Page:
"Now then… The book tells Us the use of the Planet Buster… Two years hence, that swordsman will carry it when he wanders into our precious Bundevia…”
Badorrer felt an irresistible urge to laugh and did so most audibly. It was this absurd expression, perverted in ecstasy, with which he greeted the one to lead him to power.
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Chapter 3: The Wandering Swordsman
Some two years later...
A man walks through a desert, wrapped in a cloak to protect himself from the harsh rays of the sun. A longsword hangs diagonally across his back, above the cloak. The sword boasts unique decorations on its fan-shaped guard.
The man's name is Ares. He is a bounty hunter, and often hunted himself. He is a man who leaves everything to fate, a mercenary and bodyguard wrapped into one, and a man who follows no credo. The combination of his swordsmanship and the insatiable bloodthirst that emanates from his ripped body -- and it should be mentioned Ares’ physique is only medium-sized; he is certainly no giant -- fuels the frightful reputation that precedes him among bounty hunters.
Ares stopped on a dune, barely able to see what laid before him.
He had arrived at the desert bordering Bundevia. The hills of sand obstructed his field of vision. There was not a single sign of civilization to be seen or felt. He had run out of rations. His wandering through the desert had slowly started to take its toll. His feet were moving forward, but he could no longer remember the path behind him. The utter monotony of traversing the desert on foot was stupefying.
Fivelria, Banourd, Verun... Ares had always walked his own path. Every now and then he had his reason to take a detour, usually in pursuit of a bounty. No matter the occasion, he had always managed to push through, and so it was that he had been trudging through this desert for almost three days.
But the desert had been uncompromising. No matter how long he walked, there was no end in sight - nothing but yellow sand as far as the eye could see. It was as if this sea of sand was there to tell Ares that his luck had finally run out. Had he had fellow travelers, they would have known what Ares was going through and shared his fatigue...but imagining companions is an easy trap for lonely people to fall into.
His feet were heavy. If he had turned to look for his footprints, he would have only seen two lines trailing behind him.
He could do little more but brace himself and collapse into the sand, at which point he realized that he had sorely underestimated the extent of his fatigue. He couldn’t help but smirk in self-mockery.
Sandstorms soared as if tracing the dunes in front of him. Amid the sounds of sand and wind, he could faintly hear something else. The sound of hooves kicking up the parched sand. Then a neigh. The sound of armor rustling... He wasn’t sure whether it was reality or a hallucination. Ares tried to catch a glimpse of the top of the dunes, forcing his eyes into a tremor.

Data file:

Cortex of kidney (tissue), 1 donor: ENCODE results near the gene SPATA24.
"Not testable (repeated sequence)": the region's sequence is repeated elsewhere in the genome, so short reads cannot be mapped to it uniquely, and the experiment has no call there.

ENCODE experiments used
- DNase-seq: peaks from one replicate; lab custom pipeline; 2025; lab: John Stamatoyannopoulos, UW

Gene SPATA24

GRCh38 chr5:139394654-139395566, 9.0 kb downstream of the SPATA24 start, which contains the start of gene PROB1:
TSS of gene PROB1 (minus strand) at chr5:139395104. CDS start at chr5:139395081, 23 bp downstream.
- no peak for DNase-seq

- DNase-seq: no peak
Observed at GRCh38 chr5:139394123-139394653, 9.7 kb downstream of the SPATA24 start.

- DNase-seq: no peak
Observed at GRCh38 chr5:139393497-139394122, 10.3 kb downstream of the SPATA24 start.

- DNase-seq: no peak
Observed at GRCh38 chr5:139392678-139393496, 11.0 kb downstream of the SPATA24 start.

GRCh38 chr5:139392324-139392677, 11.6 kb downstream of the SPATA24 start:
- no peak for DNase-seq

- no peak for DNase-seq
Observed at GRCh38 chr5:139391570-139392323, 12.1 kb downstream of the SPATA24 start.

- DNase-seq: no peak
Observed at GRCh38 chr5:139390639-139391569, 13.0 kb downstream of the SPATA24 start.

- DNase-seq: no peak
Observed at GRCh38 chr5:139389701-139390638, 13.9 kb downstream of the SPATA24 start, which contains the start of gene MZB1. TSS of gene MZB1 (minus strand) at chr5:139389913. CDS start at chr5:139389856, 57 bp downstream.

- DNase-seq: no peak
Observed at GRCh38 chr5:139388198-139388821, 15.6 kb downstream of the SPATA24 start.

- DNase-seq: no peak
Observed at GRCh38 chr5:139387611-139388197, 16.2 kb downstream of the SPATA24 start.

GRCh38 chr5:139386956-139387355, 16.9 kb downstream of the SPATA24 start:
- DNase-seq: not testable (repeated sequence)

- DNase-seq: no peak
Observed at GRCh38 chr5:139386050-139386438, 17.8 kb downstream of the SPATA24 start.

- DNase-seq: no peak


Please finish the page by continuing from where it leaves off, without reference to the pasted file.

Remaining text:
But there was nothing, only sand.
And just as he concluded it had only been a hallucination after all, a band of horsemen stormed onto the dune right before his eyes. It was a unit approximately ten strong. They lined up on top of the dune and looked down on the fallen Ares. Though it was hard for him to say for certain, each of the soldiers looked to be equipped with cloaks to shield against the sand and sun, fully prepared to traverse such a desert.
(I have to fight...!)
Even in his exhausted state, Ares instinctively reached out for the longsword on his back. But it took him so long, he became annoyed with himself. Grabbing it, unsheathing, everything he did felt like a series of disjointed movements rather than a fluid action. When he thought he was finally ready to face his opponents, he realized he couldn’t bear the weight of his sword.
One of the cavaliers held up his right hand. On that signal, the rest of the group came down the dune, heading for Ares. Their shouting, as if they were going to cut through a sandstorm, reverberated as the horses’ hooves spread the scorching sand. Ares pulled himself back on his feet and held his sword above his head, ready to defend himself…
But he had no strength left. He was exhausted, as if the very sand beneath him sapped his energy through his toes. Despite his will to stand and fight, he fell to his knees while staring at the approaching cavaliers. Resistance would be futile. His consciousness began to fade again, and his body felt like lead. He couldn’t move, as if he had been put under a spell.
(I see... This desert has been...)
The moment he realized that he had never had any chance at escape, his consciousness completely faded. With a dull thump, he collapsed onto the sand. A cloud of sand his size spread out from around him.
The cavaliers expertly gripped their reins and surrounded the fallen Ares.
"Examine his sword," said a man who looked to be the commanding officer.
The others dismounted one by one and gathered around Ares. One of them picked up the sword Ares had dropped and studied it with deep interest.
"So this is the Planet Buster," the only cavalier still mounted said.
Were Ares to have seen this man’s face, he would have smiled bitterly. It was Karl Caless, a wandering staff officer for hire…and an old comrade.
"Show me his face."
The soldier pulled Ares up by his hair so Karl could get a good look.
After a moment’s thought, Karl smiled calmly.
”Put him on your horse and and take him to Bellsaddce."
In accordance with the officer’s command, Ares’ hands were bound with a straw rope and hung over the saddle of the last horse.
Even now that Karl’s prey had fallen victim to the Desert Barrier cast by a Bundevian mage, his mission -- stealing the Planet Buster and dragging Ares back through the desert, unconscious -- didn’t sit well with him.
The world continued to turn for Bundevia, just as Heaven decreed.